Rowan Dean
Smarter Writer

Rowan Dean is an award-winning creative director, social media commentator and advertising guru

Rowan Dean
Smarter Writer

Rowan Dean is an award-winning creative director, social media commentator and advertising guru

It is possible to create your own viral story, here are the core ingredients necessary to do so.

When a story or a picture goes viral, it can be a wonderful marketing tool if your business is associated with it. When Bradley the lamb and Kevin Bacon the pig were stolen from a Sydney cafe called The Grounds, it made headlines around the world. It ‘went viral’. 

There were so many entertaining elements to the story. The name of the pig for starters; and why did a cafe have a pig and a lamb in its backyard anyway? And what sort of person, or persons would go around kidnapping a sweet little piggy and a cute lambie? 

A ‘no-questions-asked’ $5000 reward was offered, there was CCTV footage of the thieves and the NSW Police asked anyone knowing the whereabouts of Kevin Bacon and Bradley to call Crime Stoppers. There was something in this story for everyone.

illustration of farmer and farm animals

According to the cafe owner, the interest and awareness of his brand, and what it stood for, was dramatic. The amount of publicity this story generated, advertising agencies can only dream about. So how do you create your own viral campaign?

Firstly, don’t fake it. The above story was not a publicity stunt and at no point in the ensuing media frenzy did The Grounds cafe attempt to highlight a commercial message into the reporting; they simply allowed the story to speak for itself.  If an event occurs that impacts on your business and is an interesting story in its own right, be quick to capitalise on it. Contact your local TV, newspaper and radio station, set up a Facebook page, use Instagram, send out some tweets; in short, get the story ‘out there’ as quick as you can. And then let it run its own course.

But can you manufacture a viral story? Of course you can. Many people have tried and many have succeeded, but if the story is sprung as a hoax, the negative backlash can be disastrous.

Posting a video is quick and easy, but here are a few tips for making it viral 

In 2009 a fashion chain attempted a viral story about a Sydney girl finding a guy’s jacket in a cafe and was trying to trace its owner via a public plea. She spent so much time in the video talking about the “really nice” jacket with its “beautiful silk lining” that it raised suspicions. The stunt backfired badly when it was exposed as a fake.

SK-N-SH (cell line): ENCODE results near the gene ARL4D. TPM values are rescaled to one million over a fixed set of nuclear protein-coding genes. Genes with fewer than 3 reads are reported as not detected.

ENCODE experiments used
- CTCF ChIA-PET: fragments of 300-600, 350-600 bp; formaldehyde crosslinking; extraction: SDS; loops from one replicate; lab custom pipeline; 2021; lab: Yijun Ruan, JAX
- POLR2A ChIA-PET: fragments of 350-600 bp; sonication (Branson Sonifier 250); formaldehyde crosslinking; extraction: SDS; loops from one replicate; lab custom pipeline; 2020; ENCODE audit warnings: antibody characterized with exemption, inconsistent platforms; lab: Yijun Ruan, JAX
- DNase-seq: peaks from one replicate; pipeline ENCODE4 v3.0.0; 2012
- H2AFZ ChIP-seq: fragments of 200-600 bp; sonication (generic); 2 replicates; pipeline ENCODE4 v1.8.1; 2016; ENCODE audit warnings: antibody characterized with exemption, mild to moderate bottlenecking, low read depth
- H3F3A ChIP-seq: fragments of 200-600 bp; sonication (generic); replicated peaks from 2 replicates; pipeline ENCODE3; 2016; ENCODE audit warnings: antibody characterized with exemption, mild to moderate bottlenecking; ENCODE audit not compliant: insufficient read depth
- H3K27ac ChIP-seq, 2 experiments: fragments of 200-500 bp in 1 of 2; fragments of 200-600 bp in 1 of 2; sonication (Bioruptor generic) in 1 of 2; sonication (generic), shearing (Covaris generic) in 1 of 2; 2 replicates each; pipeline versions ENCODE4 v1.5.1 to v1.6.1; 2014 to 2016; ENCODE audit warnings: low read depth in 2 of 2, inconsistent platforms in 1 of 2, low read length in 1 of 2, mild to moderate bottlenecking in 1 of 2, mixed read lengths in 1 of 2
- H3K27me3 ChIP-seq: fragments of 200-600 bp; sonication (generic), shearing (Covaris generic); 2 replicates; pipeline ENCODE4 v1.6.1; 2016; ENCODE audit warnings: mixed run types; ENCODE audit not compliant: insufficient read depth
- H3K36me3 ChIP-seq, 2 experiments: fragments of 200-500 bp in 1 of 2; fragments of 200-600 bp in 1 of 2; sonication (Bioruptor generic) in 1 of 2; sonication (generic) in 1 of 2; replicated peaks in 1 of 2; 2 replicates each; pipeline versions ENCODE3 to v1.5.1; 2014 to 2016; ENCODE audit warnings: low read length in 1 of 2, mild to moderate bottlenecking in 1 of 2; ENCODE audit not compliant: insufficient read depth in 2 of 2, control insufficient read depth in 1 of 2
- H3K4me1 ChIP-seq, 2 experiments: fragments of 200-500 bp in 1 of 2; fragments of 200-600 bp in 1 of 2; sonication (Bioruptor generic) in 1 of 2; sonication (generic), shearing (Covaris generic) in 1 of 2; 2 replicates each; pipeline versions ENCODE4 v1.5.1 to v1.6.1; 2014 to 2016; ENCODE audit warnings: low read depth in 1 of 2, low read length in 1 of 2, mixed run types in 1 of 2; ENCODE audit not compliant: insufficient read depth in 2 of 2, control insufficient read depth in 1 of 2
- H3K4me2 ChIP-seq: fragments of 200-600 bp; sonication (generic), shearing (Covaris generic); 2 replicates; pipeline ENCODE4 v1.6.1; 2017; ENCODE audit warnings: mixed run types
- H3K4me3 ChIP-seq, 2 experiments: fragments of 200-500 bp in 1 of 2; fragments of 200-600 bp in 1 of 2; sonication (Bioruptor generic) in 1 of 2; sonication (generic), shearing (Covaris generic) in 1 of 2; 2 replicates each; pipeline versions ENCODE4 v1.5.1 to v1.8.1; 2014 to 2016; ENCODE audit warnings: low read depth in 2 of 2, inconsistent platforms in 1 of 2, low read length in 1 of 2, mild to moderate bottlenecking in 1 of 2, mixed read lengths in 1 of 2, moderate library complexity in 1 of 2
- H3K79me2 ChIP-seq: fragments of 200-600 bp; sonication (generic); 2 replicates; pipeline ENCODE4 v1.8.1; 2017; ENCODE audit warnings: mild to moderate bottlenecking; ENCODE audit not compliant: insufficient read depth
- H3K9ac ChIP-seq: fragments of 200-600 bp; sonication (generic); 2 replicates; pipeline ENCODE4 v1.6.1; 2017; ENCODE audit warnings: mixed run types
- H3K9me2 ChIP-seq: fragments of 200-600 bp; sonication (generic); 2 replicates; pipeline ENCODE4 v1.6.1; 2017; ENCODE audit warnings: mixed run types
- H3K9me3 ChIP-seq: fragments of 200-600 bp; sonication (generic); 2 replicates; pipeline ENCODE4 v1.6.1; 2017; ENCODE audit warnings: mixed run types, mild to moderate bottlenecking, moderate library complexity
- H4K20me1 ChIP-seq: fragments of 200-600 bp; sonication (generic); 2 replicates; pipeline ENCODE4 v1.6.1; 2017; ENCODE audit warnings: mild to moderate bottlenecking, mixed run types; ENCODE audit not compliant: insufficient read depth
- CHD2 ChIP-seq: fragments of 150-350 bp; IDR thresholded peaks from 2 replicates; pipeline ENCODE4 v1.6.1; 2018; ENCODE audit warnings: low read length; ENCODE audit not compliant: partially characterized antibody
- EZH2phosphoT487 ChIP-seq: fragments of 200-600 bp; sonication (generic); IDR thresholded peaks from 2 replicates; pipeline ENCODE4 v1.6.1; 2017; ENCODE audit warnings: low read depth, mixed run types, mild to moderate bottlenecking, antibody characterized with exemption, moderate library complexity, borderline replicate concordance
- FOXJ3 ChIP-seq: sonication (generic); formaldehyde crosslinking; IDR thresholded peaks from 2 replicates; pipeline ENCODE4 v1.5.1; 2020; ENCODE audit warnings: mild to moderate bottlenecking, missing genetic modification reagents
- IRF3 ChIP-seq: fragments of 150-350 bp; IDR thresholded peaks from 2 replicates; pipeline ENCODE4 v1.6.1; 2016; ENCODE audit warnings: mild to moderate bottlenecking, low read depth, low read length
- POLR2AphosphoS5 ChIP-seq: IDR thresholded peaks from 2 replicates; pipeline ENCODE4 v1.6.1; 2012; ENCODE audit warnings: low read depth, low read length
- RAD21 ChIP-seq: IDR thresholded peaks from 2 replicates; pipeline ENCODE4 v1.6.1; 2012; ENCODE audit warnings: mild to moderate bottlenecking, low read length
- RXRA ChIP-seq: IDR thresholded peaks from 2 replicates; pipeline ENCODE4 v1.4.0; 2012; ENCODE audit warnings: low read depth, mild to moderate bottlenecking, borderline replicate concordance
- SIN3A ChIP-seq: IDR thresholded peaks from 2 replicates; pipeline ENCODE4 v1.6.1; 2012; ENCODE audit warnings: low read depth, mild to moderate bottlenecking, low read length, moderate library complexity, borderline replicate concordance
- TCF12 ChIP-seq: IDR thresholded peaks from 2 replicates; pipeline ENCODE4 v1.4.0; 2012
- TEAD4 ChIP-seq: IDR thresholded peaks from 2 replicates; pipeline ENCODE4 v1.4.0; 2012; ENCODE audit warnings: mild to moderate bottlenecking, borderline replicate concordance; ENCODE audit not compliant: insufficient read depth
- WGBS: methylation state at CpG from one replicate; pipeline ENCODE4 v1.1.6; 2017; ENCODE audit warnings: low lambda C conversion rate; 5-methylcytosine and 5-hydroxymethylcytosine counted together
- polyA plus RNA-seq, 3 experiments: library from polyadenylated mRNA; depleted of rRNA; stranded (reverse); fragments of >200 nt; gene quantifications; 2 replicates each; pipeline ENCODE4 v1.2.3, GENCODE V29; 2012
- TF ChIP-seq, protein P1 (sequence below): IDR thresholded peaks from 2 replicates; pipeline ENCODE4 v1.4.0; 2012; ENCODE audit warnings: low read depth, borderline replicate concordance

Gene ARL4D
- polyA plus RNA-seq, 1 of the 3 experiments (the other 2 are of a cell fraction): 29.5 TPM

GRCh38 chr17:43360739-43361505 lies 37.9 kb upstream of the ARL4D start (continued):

In-between these two extremes, it is possible to create your own viral story. If a staff member has been involved in an exciting but unrelated event, publicise it. Even if your brand name is only peripheral, it is still valuable exposure. Look for stories that have genuine human interest – somebody conquering a challenge against all odds. People and the media will always be interested in real stories just so long as you don’t push your commercial agenda up front. 

Affiliating your business brand with local or political agendas that are in line with your values can increase the likelihood of a story going viral. Being involved in an event, doing something unexpected for the local community, coming up with an original use for your products or services, all can be told in an engaging and creative way. Posting a photo or video is quick and easy. The tools of social media are there. Use them. The more emotional buttons your story pushes, the more likely it is to be sent on from person to person.

How to create your own viral campaign

Do's
  1. Be opportunistic. If a good story comes your way, grab it and promote it via your brand.
  2. Actively seek out interesting online content that ties-in with your brand values.
  3. Be creative. Think up unusual ideas that can make your story work as your own online ad.
  4. To be worth going viral it must either be humorous, surprising, intriguing, or dramatic and must be quick to understand.
  5. Always keep the commercial angle of any story (pic or clip) to the barest minimum.
  6. Give people a reason to forward your updates/pics/tweets. Always ask yourself: what’s in it for them?
Dont's
  1. Don’t fake it. Hoaxes have a nasty habit of backfiring. Honesty is the best policy.
  2. Don’t attempt to overtly insert your commercial message. Punters spot a contrived ad a mile off.

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